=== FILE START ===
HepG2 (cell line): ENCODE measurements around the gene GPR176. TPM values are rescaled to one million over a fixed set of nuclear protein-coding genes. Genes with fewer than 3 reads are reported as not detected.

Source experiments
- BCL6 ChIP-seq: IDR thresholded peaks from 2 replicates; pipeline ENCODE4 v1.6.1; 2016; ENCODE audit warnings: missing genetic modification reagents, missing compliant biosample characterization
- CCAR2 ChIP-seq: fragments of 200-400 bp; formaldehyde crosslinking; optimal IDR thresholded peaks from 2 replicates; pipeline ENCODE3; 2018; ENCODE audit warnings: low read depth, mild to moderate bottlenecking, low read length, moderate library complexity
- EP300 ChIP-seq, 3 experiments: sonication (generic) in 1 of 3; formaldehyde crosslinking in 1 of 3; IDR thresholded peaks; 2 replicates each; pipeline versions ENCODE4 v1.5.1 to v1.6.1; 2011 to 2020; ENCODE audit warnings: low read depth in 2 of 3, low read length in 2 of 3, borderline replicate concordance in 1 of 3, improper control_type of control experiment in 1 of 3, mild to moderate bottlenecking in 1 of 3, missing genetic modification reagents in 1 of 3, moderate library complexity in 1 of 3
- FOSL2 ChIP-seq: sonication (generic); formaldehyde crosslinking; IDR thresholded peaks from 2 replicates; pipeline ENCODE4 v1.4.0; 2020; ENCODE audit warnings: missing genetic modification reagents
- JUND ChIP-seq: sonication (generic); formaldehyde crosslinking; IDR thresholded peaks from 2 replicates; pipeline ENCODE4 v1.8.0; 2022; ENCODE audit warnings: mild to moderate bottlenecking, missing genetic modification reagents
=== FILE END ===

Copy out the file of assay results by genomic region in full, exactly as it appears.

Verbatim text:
HepG2 (cell line): ENCODE measurements around the gene GPR176. TPM values are rescaled to one million over a fixed set of nuclear protein-coding genes. Genes with fewer than 3 reads are reported as not detected.

Source experiments
- BCL6 ChIP-seq: IDR thresholded peaks from 2 replicates; pipeline ENCODE4 v1.6.1; 2016; ENCODE audit warnings: missing genetic modification reagents, missing compliant biosample characterization
- CCAR2 ChIP-seq: fragments of 200-400 bp; formaldehyde crosslinking; optimal IDR thresholded peaks from 2 replicates; pipeline ENCODE3; 2018; ENCODE audit warnings: low read depth, mild to moderate bottlenecking, low read length, moderate library complexity
- EP300 ChIP-seq, 3 experiments: sonication (generic) in 1 of 3; formaldehyde crosslinking in 1 of 3; IDR thresholded peaks; 2 replicates each; pipeline versions ENCODE4 v1.5.1 to v1.6.1; 2011 to 2020; ENCODE audit warnings: low read depth in 2 of 3, low read length in 2 of 3, borderline replicate concordance in 1 of 3, improper control_type of control experiment in 1 of 3, mild to moderate bottlenecking in 1 of 3, missing genetic modification reagents in 1 of 3, moderate library complexity in 1 of 3
- FOSL2 ChIP-seq: sonication (generic); formaldehyde crosslinking; IDR thresholded peaks from 2 replicates; pipeline ENCODE4 v1.4.0; 2020; ENCODE audit warnings: missing genetic modification reagents
- JUND ChIP-seq: sonication (generic); formaldehyde crosslinking; IDR thresholded peaks from 2 replicates; pipeline ENCODE4 v1.8.0; 2022; ENCODE audit warnings: mild to moderate bottlenecking, missing genetic modification reagents